Confessions of a size zero

I hate the word zero nowadays, even more than I did during my school days. Then I froze seeing a scored out answer in my maths paper, embellished with a zero, the biggest my teacher could draw, flanked by two hyphens. Yeah, they were to prevent students from adding a 1 or 2 to inflate marks. I wonder how anyone would get away with doing that, especially when the teacher has marked the answer wrong. Forget it, it is too late to ponder over that, and I am sure that now teachers have moved on to more innovative methods to stop students from sabotaging marks.

It has been years since I confronted maths, but the number riddle is back in a new form to haunt me. Nowadays, everyone seems to be obsessed with putting a figure to everything. If it is opinion polls for media houses, fashion brands seem to have taken the number obsession to a new level. Apart from categorising clothes as small, medium, large and extra large, it is now time for size 0 to infinity (honestly, I don’t know what the last size is).

Interestingly, when everyone claims that size zero models have triggered the fixation for pencil thin bodies among younger girls, not many brands have size zero clothes to offer. It is a harrowing task, every time I go shopping. After sifting through the entire collection, desperately, I finally settle down for size 2, hoping that I will get my tailor to give a tuck on the sleeve or the waist.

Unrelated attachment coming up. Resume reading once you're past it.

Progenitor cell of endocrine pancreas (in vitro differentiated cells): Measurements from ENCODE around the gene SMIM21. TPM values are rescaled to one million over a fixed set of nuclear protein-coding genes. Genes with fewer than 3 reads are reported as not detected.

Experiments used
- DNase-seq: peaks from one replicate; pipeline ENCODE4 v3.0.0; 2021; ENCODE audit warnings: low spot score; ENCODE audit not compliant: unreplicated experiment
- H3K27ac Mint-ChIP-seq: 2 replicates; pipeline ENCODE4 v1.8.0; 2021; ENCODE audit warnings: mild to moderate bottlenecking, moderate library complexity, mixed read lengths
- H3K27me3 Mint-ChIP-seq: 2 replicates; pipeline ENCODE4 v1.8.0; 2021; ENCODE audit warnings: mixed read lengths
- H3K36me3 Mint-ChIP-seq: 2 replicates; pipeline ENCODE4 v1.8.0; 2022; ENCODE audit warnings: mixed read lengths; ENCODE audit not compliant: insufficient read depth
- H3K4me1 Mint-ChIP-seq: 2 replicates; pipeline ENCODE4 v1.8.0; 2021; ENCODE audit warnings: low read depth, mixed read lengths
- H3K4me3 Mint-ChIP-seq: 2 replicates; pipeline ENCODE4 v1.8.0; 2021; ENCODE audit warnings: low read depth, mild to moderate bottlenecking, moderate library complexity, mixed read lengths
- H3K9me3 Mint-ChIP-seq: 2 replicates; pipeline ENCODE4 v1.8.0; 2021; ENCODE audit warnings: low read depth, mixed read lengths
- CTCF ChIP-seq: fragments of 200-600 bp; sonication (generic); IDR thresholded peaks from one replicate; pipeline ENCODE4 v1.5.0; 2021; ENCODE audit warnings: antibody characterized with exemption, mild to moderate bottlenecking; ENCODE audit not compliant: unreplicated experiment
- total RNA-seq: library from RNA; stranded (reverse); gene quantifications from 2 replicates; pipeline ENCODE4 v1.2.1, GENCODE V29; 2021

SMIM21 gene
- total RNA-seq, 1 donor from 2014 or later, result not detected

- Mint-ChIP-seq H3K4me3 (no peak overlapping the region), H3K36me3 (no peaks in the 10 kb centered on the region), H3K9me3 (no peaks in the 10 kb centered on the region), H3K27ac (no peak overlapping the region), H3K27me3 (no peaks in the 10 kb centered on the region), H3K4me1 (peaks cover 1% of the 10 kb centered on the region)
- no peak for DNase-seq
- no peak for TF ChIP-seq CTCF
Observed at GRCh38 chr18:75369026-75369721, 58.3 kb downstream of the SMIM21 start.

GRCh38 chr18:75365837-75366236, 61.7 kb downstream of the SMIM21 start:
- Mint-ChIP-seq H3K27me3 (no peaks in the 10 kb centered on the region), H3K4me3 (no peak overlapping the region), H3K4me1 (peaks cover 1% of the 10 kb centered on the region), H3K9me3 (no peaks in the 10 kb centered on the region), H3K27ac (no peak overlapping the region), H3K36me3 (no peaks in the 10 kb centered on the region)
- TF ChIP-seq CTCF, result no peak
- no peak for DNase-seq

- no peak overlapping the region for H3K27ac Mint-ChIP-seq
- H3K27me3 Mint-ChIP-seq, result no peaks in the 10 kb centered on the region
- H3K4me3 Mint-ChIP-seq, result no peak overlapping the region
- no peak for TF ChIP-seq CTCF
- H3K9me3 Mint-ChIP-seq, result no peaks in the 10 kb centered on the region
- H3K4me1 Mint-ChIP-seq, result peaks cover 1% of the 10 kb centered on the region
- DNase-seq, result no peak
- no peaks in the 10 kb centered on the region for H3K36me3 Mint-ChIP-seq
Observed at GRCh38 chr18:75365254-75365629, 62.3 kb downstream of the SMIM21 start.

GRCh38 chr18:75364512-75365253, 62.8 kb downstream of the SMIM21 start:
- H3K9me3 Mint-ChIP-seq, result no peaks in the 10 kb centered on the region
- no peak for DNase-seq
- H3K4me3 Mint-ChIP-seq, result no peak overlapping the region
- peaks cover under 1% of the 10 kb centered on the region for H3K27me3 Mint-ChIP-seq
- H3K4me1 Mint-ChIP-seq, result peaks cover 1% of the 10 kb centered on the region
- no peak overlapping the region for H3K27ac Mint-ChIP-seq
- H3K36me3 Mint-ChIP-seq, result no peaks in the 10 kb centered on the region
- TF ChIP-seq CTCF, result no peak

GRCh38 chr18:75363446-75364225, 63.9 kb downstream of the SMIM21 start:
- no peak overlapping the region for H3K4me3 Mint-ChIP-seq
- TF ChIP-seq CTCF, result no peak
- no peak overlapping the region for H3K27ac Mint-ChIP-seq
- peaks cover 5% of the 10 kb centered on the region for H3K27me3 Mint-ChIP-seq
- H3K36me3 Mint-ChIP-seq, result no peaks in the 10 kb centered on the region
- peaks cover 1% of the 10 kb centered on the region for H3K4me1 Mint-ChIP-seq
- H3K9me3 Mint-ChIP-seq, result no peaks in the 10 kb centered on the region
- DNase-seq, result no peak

I belong to a family where girls are buxom and look well-nourished, in contrast to my skinny physique which I try to defend and call a ‘naturally thin frame’. How is that possible, prods my inquisitive distant aunt who springs up this question, each time she meets me in a family function. “No one in our family is so thin; even your mother was healthy-looking when she was in her twenties.” My mother jumps to my defence, “oh then here is the reason: I make her starve and eat all her food.” The aunt is taken aback and moves on to other relatives for juicier gossip, abandoning me and my size zero mystery in the corner.

It has always puzzled me how people take the liberty of calling a thin person all sorts of  names – weak, stick like, pencil-thin – on the person’s face, but play it safe when it comes to people in the other end of the spectrum. The politically correct ones prefer to say, I think you have gained a little weight, safely avoiding the word ‘fat’. Do I infer that it is not all that bad being thin? Well, I think the ‘being fat or thin is better’ debate is never ending. We might consider ourselves lucky if we manage in the middle rather than the ends.


3 Responses to “Confessions of a size zero”

  1. Sowri Mama Says:

    Have been pondering over the secret of your ‘thinness’. Now I am getting some answers. Keep up the good work.

    • Hey Mottie! I am sure the letters addressed to u would be a little diffeent. For instance, Hope this letter finds you in a healthy health! Sick, people are these days! Talking about size zero (or infinity) seems to be their latest obsession… 😉

  2. HaHaHa…good….

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